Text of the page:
If you are interested in learning more about die casting, our guide on low-pressure die casting can be a valuable resource to expand your knowledge.

Advantages of High Pressure Die Casting

High-pressure die casting is a popular process in various industries due to its several benefits relative to other manufacturing processes. Below are some of the advantages.

Higher Production Rates

Compared to low-pressure or gravity casting, high-pressure casting processes result in higher production rates. The use of high pressure allows for the injection of molten metal at high speeds, resulting in faster production times. As a result, this approach is popular in high-volume manufacturing.

Good Quality Parts Manufactured

In addition, high-pressure casting offers excellent quality in terms of dimensional accuracy and superior surface finish. The high-precision products produced through this method typically do not require extra trimming processes, which can be both time-consuming and costly. The smooth surface finish also simplifies the plating process. Additionally, high-pressure die-casting products offer advantages such as excellent uniformity and optimal mechanical properties.

Thin Wall Products

The high pressures used in this die-casting process enable the creation of thinner cross-sections compared to other casting methods. It is possible to achieve wall thicknesses of less than 0.40 mm, depending on the size and requirements of the component. These thin walls can help reduce the weight of the final product. Additionally, the thin walls allow for the inclusion of inserts (also known as “co-cast” parts), such as screws and liners, within the product during the casting process. This reduces the number of components needed during assembly.

Achieve Complex Design

The die-casting process offers the ability to use various die shapes, providing flexibility in the production of complex parts. This allows for creating of intricate components that can aid in complex assemblies.

Durable Dies

The dies utilized in the process have a long lifespan, making them suitable for reuse in multiple production cycles. This helps to reduce the per-unit cost of the die-casting product.

Applications of High-Pressure Die Casting 

Due to the superior quality of products obtained through HPDC, the process has found various critical applications in a diverse set of industries.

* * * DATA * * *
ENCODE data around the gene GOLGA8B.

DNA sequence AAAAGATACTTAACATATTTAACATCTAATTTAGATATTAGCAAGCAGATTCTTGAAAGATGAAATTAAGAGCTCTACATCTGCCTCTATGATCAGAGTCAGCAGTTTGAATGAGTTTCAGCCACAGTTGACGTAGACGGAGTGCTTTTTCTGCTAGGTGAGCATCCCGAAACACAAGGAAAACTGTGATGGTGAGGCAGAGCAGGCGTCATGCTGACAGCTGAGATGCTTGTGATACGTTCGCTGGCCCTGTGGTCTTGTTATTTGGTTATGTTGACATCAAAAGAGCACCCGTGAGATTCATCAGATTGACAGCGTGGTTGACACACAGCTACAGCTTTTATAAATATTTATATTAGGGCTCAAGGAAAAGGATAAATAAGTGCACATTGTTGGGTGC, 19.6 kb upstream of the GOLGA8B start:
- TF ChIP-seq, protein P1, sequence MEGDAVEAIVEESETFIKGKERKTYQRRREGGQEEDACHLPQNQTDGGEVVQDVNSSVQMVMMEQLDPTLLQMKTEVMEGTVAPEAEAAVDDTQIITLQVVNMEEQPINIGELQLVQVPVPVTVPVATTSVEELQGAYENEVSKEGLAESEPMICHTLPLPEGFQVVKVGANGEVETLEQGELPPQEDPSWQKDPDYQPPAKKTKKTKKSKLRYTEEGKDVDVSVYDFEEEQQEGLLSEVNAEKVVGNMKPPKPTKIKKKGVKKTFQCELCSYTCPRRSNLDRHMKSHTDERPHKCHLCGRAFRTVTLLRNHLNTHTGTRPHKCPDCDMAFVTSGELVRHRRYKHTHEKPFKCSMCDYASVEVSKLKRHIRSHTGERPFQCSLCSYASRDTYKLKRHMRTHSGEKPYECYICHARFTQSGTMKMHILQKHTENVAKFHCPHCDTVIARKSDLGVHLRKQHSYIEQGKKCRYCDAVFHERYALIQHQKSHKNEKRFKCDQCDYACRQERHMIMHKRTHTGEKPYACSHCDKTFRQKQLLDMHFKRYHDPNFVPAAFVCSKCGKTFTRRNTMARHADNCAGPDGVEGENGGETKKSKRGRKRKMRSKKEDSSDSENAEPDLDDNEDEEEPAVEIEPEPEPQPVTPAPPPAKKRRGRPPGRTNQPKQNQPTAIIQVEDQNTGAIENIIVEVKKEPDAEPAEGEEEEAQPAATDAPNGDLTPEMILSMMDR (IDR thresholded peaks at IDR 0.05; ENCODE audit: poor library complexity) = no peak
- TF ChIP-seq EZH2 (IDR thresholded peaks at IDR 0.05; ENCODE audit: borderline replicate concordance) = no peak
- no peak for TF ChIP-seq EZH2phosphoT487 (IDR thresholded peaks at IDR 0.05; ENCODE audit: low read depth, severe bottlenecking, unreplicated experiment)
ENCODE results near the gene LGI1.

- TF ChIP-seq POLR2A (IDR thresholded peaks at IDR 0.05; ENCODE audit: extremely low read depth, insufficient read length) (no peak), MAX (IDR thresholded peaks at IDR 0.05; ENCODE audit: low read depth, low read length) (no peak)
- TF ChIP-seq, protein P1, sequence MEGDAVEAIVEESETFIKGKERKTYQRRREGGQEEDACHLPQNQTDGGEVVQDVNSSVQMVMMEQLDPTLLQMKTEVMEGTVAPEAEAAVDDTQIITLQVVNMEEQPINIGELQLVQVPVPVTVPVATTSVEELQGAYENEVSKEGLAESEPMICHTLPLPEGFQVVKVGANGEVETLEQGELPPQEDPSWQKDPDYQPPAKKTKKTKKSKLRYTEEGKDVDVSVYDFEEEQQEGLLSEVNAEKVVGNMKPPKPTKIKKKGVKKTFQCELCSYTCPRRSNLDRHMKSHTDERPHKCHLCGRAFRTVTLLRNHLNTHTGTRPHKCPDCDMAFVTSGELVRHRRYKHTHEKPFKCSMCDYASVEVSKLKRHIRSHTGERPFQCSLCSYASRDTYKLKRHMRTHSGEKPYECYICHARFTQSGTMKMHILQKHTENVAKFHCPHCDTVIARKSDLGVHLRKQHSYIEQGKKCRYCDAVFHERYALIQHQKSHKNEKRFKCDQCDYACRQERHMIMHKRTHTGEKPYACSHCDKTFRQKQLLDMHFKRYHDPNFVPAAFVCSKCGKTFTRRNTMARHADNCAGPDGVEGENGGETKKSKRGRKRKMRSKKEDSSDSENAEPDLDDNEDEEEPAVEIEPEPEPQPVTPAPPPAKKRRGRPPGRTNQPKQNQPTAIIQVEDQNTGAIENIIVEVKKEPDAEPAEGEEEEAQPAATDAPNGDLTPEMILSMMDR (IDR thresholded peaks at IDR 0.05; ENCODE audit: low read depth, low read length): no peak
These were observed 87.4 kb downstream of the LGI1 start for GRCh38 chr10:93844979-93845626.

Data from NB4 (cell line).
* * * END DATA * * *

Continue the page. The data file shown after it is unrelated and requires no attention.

Automotive Industry

High-pressure die casting is suitable for manufacturing a range of automotive structural components made of aluminum and magnesium. These components include engine blocks, gearbox casings, oil sumps, engine mounts, and cross-car beams, among others.

Medical Industry

The HPDC process is also widely used in the medical industry for producing lightweight surgical tools. In addition, it is utilized for the manufacturing of medical devices such as infusion pumps and high-production imaging equipment.

Aerospace Industry

The aerospace industry widely uses the HPDC process due to its capacity to produce intricate designs and automation. Alloys of aluminum, zinc, and magnesium are commonly utilized to manufacture engine components for aerospace applications.


Q1. Why is it called die-casting?

The high-pressure die-casting process utilizes dies, which are typically made of steel and manufactured through CNC machining. These dies are used as molds into which liquid metal is injected. The die is split into two halves: a fixed half that is attached to the casting machine and a movable ejector half.

Q2. How does die casting differs from other casting production methods?

The benefits of die castings overlap with those of gravity-cast products. They share similar advantages such as the solidity, aesthetics, and texture of the metal, as well as proven fatigue strength and effective sound-dampening qualities. Additionally, die casting provides fast production rates with exceptional dimensional accuracy, often obviating the need for further machining. In contrast, sand casting necessitates a new mold for every production, while permanent mold casting is comparatively slower than high-pressure die casting (HPDC).

Q3. What is the difference between low-pressure and high-pressure die casting?

Low-pressure die casting (LPDC) operates within a pressure range of 0.08-0.15 MPa, whereas high-pressure die casting (HPDC) operates within a much higher range of 30-70 MPa. LPDC has a moderate production rate and a slow casting cycle, while HPDC boasts faster production rates and quicker casting cycles. HPDC typically produces products with some level of porosity but a high-quality surface finish. Meanwhile, LPDC produces castings without porosity, but the surface finish is average.